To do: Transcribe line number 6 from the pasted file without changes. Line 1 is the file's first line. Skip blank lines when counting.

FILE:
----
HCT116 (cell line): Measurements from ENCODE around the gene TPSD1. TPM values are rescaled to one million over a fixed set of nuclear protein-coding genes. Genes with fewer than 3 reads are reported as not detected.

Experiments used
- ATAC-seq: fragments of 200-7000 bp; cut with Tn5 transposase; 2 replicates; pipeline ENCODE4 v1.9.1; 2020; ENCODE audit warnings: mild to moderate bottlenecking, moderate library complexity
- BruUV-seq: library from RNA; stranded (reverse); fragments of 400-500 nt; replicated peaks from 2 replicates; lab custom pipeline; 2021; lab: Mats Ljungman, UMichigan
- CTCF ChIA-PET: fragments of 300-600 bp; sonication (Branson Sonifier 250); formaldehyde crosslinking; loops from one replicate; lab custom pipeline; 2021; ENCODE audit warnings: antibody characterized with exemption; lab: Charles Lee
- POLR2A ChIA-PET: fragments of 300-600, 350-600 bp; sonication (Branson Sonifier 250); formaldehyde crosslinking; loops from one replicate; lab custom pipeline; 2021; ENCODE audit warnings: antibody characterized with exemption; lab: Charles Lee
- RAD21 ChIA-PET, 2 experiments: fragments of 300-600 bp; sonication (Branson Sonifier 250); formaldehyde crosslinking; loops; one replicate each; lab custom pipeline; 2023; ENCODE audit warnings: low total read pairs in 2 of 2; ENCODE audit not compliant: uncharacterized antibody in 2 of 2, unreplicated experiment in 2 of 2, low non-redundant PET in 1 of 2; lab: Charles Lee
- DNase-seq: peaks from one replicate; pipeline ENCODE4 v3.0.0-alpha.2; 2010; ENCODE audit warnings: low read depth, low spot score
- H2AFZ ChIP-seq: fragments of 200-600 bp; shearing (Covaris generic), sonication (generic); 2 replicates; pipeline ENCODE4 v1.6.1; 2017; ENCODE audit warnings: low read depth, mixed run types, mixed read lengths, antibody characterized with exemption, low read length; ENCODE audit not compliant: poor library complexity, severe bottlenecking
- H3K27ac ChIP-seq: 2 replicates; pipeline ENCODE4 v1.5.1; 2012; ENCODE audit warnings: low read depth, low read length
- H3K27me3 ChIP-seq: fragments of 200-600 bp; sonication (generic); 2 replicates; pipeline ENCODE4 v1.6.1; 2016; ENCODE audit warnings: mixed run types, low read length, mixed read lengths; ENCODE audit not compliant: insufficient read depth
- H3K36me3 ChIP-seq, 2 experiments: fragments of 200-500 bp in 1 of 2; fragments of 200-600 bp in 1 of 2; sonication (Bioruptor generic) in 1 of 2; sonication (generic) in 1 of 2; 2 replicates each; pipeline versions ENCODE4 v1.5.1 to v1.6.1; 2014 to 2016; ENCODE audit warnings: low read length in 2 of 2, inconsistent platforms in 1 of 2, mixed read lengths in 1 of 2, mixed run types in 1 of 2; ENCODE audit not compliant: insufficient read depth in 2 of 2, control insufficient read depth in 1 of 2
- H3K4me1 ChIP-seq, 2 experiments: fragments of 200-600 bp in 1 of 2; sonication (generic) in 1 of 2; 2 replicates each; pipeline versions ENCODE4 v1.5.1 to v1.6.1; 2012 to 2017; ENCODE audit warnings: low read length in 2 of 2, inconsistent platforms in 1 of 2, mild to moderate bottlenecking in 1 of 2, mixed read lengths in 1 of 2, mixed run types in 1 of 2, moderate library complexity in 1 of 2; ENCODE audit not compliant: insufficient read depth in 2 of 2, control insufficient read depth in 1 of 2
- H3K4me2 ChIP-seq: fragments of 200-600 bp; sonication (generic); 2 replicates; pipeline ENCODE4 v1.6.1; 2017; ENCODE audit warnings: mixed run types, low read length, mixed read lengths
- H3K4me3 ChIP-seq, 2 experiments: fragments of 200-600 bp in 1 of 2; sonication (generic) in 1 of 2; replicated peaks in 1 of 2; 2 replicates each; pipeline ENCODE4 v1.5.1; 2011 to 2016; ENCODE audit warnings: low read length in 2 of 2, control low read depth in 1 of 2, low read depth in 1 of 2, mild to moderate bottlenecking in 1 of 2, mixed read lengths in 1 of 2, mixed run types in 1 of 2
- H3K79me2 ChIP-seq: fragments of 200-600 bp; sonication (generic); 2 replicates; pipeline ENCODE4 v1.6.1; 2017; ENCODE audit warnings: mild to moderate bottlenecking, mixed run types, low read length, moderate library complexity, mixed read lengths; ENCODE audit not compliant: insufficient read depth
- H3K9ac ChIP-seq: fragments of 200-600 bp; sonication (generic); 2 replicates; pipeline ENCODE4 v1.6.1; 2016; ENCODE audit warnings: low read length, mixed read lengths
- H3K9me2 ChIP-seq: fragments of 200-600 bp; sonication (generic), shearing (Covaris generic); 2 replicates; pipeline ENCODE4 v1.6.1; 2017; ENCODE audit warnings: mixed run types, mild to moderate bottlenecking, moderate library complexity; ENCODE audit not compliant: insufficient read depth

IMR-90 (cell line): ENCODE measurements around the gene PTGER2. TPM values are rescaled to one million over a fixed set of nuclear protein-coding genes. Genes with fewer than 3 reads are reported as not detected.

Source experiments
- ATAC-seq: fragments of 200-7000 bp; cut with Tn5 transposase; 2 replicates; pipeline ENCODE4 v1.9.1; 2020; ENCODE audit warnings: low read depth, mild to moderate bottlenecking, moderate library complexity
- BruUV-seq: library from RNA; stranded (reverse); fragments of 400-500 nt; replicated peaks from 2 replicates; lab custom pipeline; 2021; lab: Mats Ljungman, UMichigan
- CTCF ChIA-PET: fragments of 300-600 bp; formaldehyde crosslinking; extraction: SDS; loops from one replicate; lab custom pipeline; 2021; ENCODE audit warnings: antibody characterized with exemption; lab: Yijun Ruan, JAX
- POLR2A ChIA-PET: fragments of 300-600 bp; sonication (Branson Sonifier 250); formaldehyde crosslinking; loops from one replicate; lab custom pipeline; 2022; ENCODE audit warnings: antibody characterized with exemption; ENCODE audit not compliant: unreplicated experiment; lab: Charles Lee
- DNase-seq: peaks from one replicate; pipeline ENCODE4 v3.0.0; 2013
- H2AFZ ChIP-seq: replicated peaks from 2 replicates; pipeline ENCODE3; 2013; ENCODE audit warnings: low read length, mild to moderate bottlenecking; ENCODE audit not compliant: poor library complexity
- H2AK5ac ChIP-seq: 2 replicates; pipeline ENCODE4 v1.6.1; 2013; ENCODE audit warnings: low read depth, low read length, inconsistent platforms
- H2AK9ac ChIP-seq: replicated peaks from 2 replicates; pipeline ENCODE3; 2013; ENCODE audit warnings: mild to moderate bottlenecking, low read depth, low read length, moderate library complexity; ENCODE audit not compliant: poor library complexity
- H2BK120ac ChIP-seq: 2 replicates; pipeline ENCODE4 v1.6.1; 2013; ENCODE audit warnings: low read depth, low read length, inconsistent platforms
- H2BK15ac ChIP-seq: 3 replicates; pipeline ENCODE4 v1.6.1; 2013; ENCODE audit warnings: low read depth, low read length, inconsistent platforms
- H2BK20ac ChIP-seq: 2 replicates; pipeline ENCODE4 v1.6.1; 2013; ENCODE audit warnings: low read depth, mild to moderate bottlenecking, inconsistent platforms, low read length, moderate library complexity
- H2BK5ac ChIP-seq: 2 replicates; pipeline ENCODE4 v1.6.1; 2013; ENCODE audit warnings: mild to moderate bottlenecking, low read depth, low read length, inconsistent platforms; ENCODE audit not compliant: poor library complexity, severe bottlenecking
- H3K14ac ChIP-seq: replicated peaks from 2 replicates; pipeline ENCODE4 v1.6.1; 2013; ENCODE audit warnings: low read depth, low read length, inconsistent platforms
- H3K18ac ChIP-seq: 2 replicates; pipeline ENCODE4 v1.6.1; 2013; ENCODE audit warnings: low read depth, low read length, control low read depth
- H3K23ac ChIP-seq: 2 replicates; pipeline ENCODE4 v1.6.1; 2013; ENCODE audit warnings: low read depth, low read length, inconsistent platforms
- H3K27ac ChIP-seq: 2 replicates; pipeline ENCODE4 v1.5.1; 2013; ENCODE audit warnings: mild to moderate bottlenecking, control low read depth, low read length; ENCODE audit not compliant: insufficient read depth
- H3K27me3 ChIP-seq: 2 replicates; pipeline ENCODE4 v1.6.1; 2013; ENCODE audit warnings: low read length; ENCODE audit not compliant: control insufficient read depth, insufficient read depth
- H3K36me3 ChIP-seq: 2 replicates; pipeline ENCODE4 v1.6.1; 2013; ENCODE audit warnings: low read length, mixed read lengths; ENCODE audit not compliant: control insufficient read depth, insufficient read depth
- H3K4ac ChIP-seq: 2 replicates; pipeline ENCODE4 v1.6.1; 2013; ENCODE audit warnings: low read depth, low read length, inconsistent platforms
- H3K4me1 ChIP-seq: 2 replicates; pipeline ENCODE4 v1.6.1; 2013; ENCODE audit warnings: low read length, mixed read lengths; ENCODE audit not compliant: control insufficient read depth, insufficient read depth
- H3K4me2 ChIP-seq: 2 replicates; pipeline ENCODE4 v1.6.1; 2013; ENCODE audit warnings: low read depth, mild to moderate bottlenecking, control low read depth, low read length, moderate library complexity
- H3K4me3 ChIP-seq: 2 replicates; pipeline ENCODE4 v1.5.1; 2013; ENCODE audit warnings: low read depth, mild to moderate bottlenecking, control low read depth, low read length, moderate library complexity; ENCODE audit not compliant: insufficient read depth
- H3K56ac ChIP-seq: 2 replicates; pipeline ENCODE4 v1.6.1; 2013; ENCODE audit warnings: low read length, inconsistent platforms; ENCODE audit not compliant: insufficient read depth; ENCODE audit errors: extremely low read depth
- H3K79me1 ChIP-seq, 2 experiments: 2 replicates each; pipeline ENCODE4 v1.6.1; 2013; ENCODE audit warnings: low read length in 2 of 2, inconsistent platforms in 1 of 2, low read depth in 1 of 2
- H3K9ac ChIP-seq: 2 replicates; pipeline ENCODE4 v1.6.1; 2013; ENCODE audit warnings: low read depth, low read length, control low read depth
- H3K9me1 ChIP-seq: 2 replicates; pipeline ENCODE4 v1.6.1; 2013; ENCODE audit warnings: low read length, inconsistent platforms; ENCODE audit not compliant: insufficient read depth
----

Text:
- POLR2A ChIA-PET: fragments of 300-600, 350-600 bp; sonication (Branson Sonifier 250); formaldehyde crosslinking; loops from one replicate; lab custom pipeline; 2021; ENCODE audit warnings: antibody characterized with exemption; lab: Charles Lee